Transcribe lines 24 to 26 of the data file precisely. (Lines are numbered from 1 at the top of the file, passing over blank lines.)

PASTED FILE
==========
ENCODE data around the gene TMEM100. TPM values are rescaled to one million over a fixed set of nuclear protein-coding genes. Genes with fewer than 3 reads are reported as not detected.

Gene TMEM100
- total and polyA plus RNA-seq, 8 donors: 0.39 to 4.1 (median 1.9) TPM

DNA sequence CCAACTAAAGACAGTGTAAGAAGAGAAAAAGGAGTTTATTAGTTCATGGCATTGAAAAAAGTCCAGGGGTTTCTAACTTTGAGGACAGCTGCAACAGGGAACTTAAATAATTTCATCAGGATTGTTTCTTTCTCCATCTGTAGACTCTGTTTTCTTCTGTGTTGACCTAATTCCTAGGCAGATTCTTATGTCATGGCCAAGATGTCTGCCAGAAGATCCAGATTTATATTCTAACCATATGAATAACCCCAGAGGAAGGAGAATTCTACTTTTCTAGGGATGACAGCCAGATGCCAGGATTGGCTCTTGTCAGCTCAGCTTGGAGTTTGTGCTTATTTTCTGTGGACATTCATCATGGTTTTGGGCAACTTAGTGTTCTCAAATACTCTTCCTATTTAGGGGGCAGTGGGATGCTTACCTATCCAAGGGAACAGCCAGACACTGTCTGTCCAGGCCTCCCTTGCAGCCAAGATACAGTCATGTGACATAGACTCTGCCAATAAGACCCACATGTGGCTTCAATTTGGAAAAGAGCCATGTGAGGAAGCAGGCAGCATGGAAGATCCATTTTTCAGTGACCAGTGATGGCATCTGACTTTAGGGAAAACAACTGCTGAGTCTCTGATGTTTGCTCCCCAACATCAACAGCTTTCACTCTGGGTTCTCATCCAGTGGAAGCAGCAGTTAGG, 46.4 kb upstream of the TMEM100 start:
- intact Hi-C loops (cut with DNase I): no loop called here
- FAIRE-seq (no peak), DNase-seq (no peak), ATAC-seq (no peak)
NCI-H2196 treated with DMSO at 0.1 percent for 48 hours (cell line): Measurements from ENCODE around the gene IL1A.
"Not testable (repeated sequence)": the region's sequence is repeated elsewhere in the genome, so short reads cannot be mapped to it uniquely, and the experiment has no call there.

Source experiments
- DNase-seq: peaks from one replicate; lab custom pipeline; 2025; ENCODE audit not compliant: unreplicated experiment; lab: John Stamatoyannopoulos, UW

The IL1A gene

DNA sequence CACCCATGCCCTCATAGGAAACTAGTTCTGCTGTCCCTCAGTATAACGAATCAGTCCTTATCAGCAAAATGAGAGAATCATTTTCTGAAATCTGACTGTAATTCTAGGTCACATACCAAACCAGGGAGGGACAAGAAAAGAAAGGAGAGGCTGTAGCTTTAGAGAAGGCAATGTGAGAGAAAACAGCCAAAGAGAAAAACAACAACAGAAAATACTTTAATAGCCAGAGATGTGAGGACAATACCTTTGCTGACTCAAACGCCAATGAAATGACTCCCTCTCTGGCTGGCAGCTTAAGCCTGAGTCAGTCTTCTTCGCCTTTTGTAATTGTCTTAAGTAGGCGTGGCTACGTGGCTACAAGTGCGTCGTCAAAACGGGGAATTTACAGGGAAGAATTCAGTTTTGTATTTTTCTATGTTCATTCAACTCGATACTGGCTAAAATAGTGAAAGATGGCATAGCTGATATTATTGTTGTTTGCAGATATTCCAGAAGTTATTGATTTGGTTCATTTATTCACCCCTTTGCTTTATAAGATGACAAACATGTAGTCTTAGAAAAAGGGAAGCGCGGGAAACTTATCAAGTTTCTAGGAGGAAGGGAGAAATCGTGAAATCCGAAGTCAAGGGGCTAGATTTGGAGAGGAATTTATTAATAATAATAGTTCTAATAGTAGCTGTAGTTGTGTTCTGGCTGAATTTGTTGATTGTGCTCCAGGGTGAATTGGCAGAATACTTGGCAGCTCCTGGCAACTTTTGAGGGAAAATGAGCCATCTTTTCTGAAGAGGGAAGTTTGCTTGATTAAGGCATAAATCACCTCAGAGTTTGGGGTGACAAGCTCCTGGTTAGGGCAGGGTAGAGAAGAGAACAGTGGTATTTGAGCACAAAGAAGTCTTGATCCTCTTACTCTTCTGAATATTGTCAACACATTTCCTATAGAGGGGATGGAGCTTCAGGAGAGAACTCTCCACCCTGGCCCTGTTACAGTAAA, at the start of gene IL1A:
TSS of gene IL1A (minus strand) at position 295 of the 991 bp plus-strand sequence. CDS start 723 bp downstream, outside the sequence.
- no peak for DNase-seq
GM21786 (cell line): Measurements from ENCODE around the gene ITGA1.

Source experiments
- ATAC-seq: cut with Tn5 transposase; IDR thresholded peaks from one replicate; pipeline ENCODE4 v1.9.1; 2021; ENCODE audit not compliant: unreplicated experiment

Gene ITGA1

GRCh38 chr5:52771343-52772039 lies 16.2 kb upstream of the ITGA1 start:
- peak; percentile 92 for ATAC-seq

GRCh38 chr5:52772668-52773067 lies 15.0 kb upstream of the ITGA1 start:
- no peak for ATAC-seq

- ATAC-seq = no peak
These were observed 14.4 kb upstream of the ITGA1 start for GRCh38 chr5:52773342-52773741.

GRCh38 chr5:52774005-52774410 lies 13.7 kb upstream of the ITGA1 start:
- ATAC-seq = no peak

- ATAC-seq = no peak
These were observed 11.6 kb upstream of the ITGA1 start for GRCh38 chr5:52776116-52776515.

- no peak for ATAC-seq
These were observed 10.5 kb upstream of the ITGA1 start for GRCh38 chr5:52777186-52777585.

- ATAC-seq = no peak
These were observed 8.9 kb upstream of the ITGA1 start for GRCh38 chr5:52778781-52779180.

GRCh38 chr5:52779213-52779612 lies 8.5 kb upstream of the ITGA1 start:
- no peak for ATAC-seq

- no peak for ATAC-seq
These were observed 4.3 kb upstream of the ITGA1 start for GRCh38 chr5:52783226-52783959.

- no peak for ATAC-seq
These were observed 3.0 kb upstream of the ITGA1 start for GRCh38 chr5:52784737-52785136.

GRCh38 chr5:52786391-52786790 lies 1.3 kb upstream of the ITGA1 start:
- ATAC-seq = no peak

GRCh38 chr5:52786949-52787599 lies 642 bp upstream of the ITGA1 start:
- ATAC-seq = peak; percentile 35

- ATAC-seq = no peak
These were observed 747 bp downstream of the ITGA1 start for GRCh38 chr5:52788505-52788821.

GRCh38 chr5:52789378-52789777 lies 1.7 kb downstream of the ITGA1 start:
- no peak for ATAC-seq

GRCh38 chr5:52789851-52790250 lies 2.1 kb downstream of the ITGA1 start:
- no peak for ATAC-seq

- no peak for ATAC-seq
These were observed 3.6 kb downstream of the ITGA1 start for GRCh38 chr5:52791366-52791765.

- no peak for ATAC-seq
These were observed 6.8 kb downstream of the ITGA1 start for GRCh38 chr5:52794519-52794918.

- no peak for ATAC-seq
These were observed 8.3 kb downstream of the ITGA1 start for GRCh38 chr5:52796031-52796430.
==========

These were observed 14.4 kb upstream of the ITGA1 start for GRCh38 chr5:52773342-52773741.

GRCh38 chr5:52774005-52774410 lies 13.7 kb upstream of the ITGA1 start:
- ATAC-seq = no peak